Conservation in Motion

  • | Robert Dunton

The restoration of the Kennet and Avon Canal stands as one of the 20th century’s greatest testaments to the success of volunteer effort and determination. Closed to navigation in 1954, restoration began tentatively in the early 1960s, with slow progress until the early 1980s when fundraising gathered momentum and the Job Creation Scheme funded the solution to the most challenging civil engineering problems. It was re-opened along its full length by the Queen in 1990.

The canal is a ‘watershed canal’ joining the two rivers from which its name is derived, but John Rennie’s original 1794 design would have required a 2½ mile long tunnel under Savernake forest in order to store sufficient water in the ‘summit level’ to feed the locks on both sides. William Jessop’s 1796 suggestion to divert the canal at Wolf Hall to save substantial cost was thus enthusiastically accepted. This reduced the tunnel to a mere 500 yards, but required further locks to reach the higher contour and the need for a steam pumping engine to raise water to this higher level.

An Act of 1796 authorised the construction of a pump house at Crofton, near Marlborough, to supply water to the summit level from springs at nearby Wilton, and by 1809 the building was complete and the first engine ready to begin pumping. The canal opened at the end of 1810, but more capacity was needed and a second Boulton and Watt engine added in 1812.

The latter is still running today and is the world’s oldest steam engine still carrying out its function in its original location. ‘Cornish’ boilers were installed in 1843 and the first engine exchanged in 1846 for a Sims combined engine, which still runs today. Soon after the closure of the canal the tall boiler chimney became unsafe and was reduced in height in 1958, rendering the boilers unviable and forcing closure. Nine years later the Kennet & Avon Canal Trust purchased the pump house from British Waterways and immediately began restoration of the engines, opening them to the public in April 1970.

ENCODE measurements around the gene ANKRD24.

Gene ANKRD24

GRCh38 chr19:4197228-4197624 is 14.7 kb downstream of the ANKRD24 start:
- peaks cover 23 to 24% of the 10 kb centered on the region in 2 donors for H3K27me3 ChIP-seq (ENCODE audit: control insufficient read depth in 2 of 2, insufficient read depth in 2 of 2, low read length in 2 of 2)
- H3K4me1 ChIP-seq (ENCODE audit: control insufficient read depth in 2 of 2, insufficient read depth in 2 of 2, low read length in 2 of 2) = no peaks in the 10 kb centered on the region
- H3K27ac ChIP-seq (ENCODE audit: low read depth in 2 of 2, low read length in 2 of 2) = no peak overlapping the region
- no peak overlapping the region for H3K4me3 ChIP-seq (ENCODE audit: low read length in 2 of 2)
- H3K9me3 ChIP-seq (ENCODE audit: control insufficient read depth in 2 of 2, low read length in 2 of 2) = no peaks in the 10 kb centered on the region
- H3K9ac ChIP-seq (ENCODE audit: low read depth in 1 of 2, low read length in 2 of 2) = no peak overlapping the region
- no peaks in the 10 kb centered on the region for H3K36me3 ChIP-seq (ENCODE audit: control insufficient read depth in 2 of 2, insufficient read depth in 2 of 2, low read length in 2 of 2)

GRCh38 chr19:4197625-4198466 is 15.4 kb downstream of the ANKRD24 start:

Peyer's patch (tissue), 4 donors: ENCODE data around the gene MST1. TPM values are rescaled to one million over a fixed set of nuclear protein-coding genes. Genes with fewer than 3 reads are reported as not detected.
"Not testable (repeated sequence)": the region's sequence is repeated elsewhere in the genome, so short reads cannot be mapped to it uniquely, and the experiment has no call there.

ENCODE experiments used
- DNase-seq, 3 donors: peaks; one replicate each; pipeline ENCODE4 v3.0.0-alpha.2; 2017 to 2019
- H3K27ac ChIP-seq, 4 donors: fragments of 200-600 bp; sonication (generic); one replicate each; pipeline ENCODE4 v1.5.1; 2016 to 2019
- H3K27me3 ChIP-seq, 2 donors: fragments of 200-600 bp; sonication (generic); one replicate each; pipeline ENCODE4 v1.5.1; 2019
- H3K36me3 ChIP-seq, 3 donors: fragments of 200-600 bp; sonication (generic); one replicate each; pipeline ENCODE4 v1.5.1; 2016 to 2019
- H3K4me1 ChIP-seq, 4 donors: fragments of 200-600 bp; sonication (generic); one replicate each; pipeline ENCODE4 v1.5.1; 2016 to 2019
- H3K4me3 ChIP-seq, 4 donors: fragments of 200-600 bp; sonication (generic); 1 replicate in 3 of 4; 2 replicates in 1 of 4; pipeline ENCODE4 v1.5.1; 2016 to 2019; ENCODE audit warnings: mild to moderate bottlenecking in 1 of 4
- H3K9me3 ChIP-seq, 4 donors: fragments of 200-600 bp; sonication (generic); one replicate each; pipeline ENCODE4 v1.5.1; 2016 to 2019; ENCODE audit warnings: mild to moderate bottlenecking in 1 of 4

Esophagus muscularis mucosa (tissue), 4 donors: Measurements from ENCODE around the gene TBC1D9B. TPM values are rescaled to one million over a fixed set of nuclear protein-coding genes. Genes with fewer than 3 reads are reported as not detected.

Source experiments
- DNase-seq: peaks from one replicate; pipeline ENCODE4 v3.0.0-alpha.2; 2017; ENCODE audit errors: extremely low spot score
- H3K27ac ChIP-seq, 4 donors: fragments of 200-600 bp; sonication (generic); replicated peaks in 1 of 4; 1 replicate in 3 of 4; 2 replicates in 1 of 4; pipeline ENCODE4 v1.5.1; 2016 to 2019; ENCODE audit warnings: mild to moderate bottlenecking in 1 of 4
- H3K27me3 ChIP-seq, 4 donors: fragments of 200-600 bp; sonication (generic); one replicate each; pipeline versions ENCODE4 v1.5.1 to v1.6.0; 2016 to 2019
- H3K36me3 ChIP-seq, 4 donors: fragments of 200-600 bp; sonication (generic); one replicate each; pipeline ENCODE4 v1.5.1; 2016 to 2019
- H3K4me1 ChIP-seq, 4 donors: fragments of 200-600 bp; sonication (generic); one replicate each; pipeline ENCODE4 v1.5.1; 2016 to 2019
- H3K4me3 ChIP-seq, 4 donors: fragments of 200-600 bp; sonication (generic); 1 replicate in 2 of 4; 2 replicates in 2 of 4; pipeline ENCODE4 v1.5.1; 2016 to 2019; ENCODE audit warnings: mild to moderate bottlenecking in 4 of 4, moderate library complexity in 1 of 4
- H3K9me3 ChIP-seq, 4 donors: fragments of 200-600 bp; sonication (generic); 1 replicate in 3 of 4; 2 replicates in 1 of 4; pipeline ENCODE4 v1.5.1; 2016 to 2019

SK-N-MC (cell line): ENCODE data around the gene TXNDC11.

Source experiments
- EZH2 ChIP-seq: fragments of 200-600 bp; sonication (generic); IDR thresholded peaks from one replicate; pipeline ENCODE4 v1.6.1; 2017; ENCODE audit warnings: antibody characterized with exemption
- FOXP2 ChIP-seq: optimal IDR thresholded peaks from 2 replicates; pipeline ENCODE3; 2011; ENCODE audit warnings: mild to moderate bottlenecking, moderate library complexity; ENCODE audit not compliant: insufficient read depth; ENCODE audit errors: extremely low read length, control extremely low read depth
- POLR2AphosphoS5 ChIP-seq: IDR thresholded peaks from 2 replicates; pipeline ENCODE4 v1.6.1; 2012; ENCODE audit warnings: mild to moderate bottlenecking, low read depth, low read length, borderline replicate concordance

Essential repairs were made to the building from 1968, but by 2016 a backlog had built up to such a degree that the Trust needed to make an application to the National Lottery Heritage Fund to safeguard the future of the building and its unique machinery. Constant battering by rain-charged westerly winds and the vibration from the rocking of the twin 6 tonne beams had taken its toll, so a programme of considered conservation was devised.

In November 2017 the Bath office was appointed to refine the NHLF scheme to implement the ‘delivery’ phase of the project. working with Crofton’s management team which monitored the implications of the structural repairs on the functioning of the engines. A decision was made to allow the ‘steaming weekends’ to continue with public access throughout the construction phase, posing some logistical challenges. Of these, perhaps the most difficult was the need to re-support a main beam carrying James Watt’s impressive ‘parallel motion’; an ingenious set of precision-engineered linkages which eliminate rotational stress on the huge piston rods at their connection to the rocking beam. Only a ten-day ‘window’ was available to carry out this complex task, so contingency plans were needed! In the event. all went well and the next public steaming ran without interruption.

Throughout 2018 the pump house and adjoining boiler house were sensitively repaired with the Georgian brickwork repainted on the prevailing side, the boiler house re-slated and its lantern recreated, window and door joinery repaired and a programme of beam-end repairs where buried in damp walls. The 15m vertical shaft beneath the building, up which the water is pumped, required various iron tanks and structures within it to be de-rusted and resupported as a safety measure. New facilities were created, notably a new brick toilet block accessible to all, and improved staff facilities. However, the second portion of the project. including an oral history archive, advanced engineering monitoring and new interpretation material throughout the building, has continued right into 2021 and the education outreach will continue for many years to come.

Georgian engineering structures are an uncommon breed, but when they contain working machinery of unparalleled importance in our industrial and transport history, their conservation is doubly satisfying.